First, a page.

War of the Rebellion: Serial 062 Page 0211 Chapter XLVI. CORRESPONDENCE, ETC. - UNION.

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Yankton, Dak. Ter.

Dakota Cavalry, Company B, Captain William Tripp.

DISTRICT OF MINNESOTA.

Brigadier General HENRY H. SIBLEY.

Fort Snelling, Minn.

Lieutenant Colonel WILLIAM PFAENDER.

2nd Minnesota Cavalry, Lieutenant Colonel William Pfaender.

Invalid corps, & c. (detachments).

3rd Minnesota Battery, Captain John Jones.

Pembina, Dak. Ter.

Minnesota Cavalry Battalion, Major Edwin A. C. Hatch.

Saint Cloud, Minn.

Colonel MINOR T. THOMAS.

6th Minnesota (detachment).

8th Minnesota, Colonel Minor T. Thomas.

10th Minnesota (detachment).

Saint Peter, Minn.

6th Minnesota, Colonel William Crooks.

DISTRICT OF WISCONSIN.

Brigadier General THOMAS C. H. SMITH.

30th Wisconsin (seven companies),* Colonel Daniel J. Dill.

HEADQUARTERS OF THE ARMY,

Washington, February 1, 1864.

Major General N. P. BANKS,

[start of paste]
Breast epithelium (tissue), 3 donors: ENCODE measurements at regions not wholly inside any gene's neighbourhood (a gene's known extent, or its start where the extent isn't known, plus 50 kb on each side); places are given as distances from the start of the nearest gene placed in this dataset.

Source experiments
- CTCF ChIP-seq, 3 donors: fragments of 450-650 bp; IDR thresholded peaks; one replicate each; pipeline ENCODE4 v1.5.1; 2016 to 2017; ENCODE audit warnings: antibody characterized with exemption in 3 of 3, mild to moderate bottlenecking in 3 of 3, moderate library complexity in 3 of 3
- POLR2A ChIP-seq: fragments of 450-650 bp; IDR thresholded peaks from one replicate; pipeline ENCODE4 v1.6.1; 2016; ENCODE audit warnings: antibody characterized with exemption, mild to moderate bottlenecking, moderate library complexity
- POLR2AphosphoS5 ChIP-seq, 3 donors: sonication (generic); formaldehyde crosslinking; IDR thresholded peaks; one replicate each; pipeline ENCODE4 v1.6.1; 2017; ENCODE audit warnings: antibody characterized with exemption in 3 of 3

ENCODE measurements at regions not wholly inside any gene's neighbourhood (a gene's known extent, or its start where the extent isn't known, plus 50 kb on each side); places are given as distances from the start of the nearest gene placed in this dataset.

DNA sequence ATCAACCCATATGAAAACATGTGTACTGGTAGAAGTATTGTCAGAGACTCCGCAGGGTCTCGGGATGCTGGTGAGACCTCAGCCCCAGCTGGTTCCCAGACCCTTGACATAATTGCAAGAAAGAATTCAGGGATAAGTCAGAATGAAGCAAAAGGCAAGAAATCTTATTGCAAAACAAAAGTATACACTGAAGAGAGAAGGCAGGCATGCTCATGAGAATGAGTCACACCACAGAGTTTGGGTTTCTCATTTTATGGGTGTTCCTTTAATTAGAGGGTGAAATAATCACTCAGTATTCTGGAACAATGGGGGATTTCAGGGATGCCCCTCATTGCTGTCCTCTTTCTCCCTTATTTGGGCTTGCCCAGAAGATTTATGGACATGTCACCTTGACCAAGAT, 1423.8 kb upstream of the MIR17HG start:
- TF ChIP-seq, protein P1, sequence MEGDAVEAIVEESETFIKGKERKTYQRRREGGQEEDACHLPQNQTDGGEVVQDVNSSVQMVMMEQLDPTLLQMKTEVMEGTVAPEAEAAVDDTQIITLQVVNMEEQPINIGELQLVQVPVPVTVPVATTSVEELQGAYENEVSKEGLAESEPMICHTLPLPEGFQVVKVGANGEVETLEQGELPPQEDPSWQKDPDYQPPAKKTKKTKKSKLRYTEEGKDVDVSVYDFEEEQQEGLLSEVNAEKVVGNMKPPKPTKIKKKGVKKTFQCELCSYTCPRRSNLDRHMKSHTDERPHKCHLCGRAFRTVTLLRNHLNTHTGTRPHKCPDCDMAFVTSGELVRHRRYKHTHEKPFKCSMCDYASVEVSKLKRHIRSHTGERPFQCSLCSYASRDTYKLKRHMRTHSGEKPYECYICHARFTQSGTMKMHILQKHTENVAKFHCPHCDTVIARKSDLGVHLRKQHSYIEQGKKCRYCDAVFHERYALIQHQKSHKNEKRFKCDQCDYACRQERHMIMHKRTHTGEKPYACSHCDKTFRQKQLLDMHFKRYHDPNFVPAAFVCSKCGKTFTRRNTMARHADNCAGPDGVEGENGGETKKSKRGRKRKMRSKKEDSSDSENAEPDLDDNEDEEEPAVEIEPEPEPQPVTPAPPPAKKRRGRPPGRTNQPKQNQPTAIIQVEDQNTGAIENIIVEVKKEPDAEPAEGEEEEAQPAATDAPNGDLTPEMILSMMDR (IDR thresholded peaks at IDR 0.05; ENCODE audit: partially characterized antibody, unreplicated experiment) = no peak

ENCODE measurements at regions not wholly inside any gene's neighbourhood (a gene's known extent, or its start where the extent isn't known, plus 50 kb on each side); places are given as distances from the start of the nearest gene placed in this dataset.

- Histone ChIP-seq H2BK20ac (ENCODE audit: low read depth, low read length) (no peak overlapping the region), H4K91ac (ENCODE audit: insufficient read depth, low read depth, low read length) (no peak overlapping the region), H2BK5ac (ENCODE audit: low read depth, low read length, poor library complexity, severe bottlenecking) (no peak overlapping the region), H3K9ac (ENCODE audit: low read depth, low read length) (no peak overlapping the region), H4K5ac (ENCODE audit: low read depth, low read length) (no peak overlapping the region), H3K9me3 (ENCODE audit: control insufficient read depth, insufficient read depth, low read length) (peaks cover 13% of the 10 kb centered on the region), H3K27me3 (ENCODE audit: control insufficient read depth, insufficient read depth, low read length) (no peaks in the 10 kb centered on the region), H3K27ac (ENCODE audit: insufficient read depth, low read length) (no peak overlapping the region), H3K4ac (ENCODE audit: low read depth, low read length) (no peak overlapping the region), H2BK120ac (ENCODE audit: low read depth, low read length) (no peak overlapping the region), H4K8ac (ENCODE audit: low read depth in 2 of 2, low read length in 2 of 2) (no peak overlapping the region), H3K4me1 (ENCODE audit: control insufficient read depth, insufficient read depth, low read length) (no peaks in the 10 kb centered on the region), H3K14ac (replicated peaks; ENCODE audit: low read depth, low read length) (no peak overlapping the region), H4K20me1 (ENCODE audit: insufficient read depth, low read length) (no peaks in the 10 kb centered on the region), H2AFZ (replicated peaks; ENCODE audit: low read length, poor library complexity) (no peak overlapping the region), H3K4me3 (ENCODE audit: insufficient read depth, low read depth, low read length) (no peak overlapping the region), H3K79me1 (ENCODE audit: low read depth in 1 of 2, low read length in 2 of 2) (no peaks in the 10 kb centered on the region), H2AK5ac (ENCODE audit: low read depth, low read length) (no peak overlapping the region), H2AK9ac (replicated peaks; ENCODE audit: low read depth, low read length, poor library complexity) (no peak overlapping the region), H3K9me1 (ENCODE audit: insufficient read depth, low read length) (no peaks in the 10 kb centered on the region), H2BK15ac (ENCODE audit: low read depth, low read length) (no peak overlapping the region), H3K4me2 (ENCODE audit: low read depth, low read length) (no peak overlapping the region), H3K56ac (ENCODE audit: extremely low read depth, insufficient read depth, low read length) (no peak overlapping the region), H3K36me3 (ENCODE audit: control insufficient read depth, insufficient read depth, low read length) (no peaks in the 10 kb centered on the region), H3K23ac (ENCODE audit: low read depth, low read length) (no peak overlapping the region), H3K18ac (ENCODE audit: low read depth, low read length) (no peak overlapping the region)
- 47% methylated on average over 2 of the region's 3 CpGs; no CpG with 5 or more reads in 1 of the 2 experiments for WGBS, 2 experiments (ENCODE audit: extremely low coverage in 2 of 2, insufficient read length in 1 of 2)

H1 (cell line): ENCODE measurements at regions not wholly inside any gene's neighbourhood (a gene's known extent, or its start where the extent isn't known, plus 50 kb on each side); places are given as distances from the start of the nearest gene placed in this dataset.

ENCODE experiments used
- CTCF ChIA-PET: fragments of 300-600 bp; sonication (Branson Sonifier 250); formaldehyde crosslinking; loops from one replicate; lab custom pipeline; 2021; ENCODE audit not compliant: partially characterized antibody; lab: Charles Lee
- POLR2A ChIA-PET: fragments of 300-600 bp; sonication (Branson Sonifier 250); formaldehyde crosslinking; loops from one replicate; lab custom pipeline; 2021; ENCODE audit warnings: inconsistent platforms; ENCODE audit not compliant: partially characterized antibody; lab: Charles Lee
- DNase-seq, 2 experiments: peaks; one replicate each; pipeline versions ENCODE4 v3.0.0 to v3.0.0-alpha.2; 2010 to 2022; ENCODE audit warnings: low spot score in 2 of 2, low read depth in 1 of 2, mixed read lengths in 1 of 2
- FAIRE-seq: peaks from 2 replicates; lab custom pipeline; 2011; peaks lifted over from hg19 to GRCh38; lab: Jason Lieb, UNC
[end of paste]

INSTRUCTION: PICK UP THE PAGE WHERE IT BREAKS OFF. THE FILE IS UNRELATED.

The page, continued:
New Orleans:

GENERAL: Your dispatches of January 23, transmitting report and map of Major Houston, are received. This report and map contain very important and valuable information. The geographical character of the theater of war west of the Mississippi indicates Shreveport as the most important objective point of the operations of a campaign for troops moving from the Teche, the Mississippi, and the Arkansas Rivers. Of course the strategic advantages of this point may be more than counterbalanced by disadvantages of communication and supplies.

General Steele reports that he cannot advance to Shreveport this winter unless certain of finding supplies on the Red River, and of having ther the co-operation of your forces or those of General Sherman. If the Red River is not navigable (and it will require months to open any other communication to Shreveport), there seems very little prospect of the requisite co-operation or transportation of supplies.

It has therefore been left entirely to your discretion, after fully investigating the question, to adopt this line or substitute any other. It was proper, however, that you should have an understanding with Generals Steele and Sherman, as it would probably be hazardous for either of these officers to attempt the movement without the co-operation of other troops. If the country between the Arkansas and the Red Rivers is impassable during the winter, as has been

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* At Camp Washburn, Milwaukee.

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